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From Peter Lin <wool...@gmail.com>
Subject Re: Cassandra vs Couchbase benchmarks
Date Mon, 01 Oct 2012 15:18:50 GMT
Here is my own experience testing couchdb versus cassandra for an
internal application.

My test wasn't some dummy test case, it was realistic workloads that
is 95% write and 5% read. We insert data in batches to maximize
throughput. The critical thing for my use case was to answer "when
does the server crash and what happens?"

Each row was approximately 4-8K. I tested with a variety of batch
sizes and found that couchdb choked around 20K rows of data. When I
looked at couchdb logs, there was no indication of why it crashed or
what caused it. I tested cassandra up to 50K rows per batch and didn't
have time to reach the failure point.

The troubling issue for me is the lack of information on the cause of
the crash. All server crash at some point. Having details on why and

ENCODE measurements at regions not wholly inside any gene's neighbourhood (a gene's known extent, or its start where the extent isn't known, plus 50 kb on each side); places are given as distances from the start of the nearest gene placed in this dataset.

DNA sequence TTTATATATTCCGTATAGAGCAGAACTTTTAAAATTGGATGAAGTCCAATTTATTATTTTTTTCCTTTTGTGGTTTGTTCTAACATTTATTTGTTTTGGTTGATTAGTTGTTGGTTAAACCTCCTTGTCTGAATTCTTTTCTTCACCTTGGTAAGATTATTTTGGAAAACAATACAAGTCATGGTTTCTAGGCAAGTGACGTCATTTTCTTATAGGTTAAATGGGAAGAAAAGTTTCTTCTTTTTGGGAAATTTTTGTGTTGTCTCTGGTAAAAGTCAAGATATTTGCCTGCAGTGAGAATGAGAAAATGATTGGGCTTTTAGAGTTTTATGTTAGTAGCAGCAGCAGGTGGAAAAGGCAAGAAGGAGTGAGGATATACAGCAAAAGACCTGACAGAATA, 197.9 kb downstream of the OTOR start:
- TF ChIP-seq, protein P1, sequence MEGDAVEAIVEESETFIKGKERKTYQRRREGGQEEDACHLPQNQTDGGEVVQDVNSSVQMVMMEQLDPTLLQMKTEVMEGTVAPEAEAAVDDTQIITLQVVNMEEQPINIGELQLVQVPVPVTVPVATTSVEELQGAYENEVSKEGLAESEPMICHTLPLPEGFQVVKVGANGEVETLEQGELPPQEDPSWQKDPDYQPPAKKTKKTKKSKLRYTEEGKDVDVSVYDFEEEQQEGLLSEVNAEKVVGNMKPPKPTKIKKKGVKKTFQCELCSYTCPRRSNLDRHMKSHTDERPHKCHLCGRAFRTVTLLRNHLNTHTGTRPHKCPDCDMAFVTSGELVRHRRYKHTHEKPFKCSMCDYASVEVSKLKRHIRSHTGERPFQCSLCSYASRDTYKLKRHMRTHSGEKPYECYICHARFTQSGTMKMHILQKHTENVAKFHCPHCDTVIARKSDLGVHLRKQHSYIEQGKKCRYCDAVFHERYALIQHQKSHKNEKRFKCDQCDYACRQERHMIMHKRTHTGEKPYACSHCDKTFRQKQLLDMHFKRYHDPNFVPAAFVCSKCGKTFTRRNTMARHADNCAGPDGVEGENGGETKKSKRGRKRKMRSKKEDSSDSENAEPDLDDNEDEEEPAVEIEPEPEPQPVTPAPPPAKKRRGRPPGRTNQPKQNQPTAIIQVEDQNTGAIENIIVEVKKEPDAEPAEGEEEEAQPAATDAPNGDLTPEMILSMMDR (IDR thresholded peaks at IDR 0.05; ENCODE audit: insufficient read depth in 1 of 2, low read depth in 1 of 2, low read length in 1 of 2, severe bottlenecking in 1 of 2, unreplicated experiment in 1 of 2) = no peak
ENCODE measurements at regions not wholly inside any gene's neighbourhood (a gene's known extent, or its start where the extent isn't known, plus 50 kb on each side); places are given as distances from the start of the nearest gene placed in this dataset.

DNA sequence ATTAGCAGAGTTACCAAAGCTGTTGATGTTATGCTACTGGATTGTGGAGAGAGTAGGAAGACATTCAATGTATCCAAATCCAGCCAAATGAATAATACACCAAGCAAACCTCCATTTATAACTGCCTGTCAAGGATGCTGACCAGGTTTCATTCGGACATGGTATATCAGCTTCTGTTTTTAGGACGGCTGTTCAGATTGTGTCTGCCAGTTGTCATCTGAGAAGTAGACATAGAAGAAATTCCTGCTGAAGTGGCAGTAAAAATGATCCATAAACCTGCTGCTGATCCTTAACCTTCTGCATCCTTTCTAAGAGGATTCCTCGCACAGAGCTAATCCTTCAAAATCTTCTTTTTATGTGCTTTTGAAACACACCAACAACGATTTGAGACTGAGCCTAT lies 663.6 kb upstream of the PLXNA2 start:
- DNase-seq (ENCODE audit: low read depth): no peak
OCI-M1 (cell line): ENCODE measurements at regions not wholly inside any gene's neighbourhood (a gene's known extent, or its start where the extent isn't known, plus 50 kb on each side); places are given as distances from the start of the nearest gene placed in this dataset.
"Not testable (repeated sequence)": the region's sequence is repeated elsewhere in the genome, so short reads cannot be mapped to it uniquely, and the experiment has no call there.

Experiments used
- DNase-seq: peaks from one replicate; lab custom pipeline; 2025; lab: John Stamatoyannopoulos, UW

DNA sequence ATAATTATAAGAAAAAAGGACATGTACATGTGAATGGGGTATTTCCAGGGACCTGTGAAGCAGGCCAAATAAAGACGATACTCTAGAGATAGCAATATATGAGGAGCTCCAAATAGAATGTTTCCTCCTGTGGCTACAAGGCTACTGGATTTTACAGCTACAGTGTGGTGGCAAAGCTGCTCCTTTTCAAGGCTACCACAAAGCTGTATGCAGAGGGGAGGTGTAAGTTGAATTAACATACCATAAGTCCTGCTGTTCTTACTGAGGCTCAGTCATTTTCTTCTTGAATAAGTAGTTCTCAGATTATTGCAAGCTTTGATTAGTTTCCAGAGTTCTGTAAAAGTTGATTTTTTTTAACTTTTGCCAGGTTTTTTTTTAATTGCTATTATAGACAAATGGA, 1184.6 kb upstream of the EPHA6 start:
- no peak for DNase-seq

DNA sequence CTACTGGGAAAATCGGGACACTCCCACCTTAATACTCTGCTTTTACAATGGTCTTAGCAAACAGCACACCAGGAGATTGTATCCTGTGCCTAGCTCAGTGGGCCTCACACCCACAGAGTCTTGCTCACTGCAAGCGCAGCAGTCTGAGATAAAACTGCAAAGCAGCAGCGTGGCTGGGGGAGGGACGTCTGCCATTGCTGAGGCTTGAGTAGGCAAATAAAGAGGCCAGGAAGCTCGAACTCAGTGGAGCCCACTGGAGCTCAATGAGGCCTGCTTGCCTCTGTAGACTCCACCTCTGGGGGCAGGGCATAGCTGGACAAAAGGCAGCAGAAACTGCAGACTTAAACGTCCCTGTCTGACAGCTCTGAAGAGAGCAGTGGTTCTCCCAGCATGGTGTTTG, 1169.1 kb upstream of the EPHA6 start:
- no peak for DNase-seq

how it crashed to me is critical to debugging and improving
performance. Having zero indication for me suggests major
architectural flaws and issues in the design and implementation. I
haven't had time to investigate the real cause, since the logs didn't
give any hint. If the log had details, I would have atleast taken a
look at the source file and try to debug it.



On Mon, Oct 1, 2012 at 11:05 AM, Andy Cobley
<acobley@computing.dundee.ac.uk> wrote:
> There are some interesting results in the benchmarks below:
>
> http://www.slideshare.net/renatko/couchbase-performance-benchmarking
>
> Without starting a flame war etc, I'm interested if these results should
> be considered "Fair and Balanced" or if the methodology is flawed in some
> way ? (for instance is the use of Amazon EC2 sensible for Cassandra
> deployment) ?
>
> Andy
>
>
>
> The University of Dundee is a Scottish Registered Charity, No. SC015096.
>
>

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